Genetic Testing FAQs
Answers to common questions about genetic testing for cancer.
Who qualifies for genetic testing?
Anyone can get genetic testing, but it’s recommended for those who meet any of the following conditions:
- Personal or family history of breast, colon, or uterine cancer diagnosed before age 50
- Personal or family history of ovarian, pancreatic, or metastatic prostate cancer diagnosed at any age
- Multiple cancers on the same side of the family
Is the cost of genetic testing covered by insurance?
Most people with a personal or family history of cancer as described above will meet their insurance guidelines, and the testing will be covered in full. Patients should always check with their insurance provider before any procedure to learn what is and is not covered.
I do not have a personal or family history of cancer; can I still get genetic testing?
Anybody who wants to be proactive about their cancer screening is a candidate for genetic testing, but people who do not have a personal or family history of cancer may likely pay the cost for the test out of pocket.
How much does genetic testing cost?
In 2006, genetic testing for just the BRCA1 and 2 genes cost$6,000. Now, technological advancements and competition in the testing industry have brought the prices down to a much more reasonable level. At one lab, a complete panel testing 77 different genes costs $249.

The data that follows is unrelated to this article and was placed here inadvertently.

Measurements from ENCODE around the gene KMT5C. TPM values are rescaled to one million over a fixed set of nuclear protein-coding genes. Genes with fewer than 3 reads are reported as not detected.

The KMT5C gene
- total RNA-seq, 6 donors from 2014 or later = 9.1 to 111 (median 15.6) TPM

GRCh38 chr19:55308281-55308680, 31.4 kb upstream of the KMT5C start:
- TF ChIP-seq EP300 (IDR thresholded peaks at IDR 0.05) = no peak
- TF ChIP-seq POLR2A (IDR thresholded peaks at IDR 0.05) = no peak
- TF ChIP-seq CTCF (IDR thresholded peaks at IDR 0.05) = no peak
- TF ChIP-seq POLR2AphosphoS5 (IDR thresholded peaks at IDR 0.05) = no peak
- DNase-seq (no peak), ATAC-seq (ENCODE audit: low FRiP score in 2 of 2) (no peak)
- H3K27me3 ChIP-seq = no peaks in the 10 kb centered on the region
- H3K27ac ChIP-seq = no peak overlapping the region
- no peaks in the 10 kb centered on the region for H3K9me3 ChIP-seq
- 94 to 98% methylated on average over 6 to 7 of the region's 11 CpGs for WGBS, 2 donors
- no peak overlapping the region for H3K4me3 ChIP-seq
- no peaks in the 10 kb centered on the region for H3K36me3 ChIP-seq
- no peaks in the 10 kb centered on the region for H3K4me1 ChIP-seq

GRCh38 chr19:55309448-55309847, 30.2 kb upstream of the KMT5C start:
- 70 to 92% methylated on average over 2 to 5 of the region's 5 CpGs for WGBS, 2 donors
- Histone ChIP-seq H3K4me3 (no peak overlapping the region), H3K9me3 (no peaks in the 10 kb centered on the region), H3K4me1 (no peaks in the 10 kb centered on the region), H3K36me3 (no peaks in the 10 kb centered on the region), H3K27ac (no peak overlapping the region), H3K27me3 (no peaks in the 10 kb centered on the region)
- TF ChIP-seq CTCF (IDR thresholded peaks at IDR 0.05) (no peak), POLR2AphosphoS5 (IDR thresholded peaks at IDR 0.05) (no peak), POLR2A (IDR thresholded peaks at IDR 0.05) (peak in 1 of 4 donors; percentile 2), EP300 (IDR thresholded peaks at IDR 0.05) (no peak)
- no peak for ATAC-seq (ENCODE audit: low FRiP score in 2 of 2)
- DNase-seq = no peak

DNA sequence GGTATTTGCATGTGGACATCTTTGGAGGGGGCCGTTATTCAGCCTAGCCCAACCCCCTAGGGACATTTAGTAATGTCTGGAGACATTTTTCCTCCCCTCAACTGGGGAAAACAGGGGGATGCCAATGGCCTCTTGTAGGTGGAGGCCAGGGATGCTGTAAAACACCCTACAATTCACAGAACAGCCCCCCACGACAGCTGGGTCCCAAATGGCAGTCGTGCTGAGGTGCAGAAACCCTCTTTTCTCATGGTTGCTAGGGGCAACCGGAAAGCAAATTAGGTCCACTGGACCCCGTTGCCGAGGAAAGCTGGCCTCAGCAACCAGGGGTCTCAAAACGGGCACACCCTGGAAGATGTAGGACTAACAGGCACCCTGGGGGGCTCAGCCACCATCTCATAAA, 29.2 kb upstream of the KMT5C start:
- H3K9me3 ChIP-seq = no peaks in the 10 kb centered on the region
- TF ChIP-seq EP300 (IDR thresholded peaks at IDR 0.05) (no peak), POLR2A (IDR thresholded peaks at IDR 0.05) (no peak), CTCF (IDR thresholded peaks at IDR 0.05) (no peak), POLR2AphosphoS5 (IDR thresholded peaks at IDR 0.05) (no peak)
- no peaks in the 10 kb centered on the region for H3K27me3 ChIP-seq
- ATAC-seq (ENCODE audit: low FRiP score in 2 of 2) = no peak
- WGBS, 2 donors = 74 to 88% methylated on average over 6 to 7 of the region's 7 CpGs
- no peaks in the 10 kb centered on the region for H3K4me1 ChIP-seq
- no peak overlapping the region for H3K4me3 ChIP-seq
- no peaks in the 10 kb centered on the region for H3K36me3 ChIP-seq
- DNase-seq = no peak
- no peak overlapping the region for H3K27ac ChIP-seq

What does genetic counseling and testing involve?
Genetic counseling and testing is a three-part process: the initial consultation, the test, and post-test counseling. At the initial consultation, the provider will spend about 60 minutes reviewing the patient’s personal and family history, explaining the testing process, and talking about possible outcomes. For the test, two tubes of blood are taken, then sent to a lab. The results are usually available within three weeks, at which point the provider will schedule a post-test counseling session to go over the results, answer any questions, and discuss any ongoing management and testing plans that might be recommended.
Can genetic testing tell me if I will get cancer?
The provider can use your test results to estimate the likelihood of a cancer diagnosis in your lifetime. Keep in mind, there are many other factors besides genetic makeup that will influence the possibility of a cancer diagnosis.
If my genetic testing is negative, does that mean I will not get cancer?
Not necessarily. A negative genetic test result means you do not have a genetic disposition to cancer. Only five to 10 percent of cancers are hereditary, so you may have other risk factors for the development of cancer.
For more information, see Assessing Your Cancer Risk with Genetic Testing.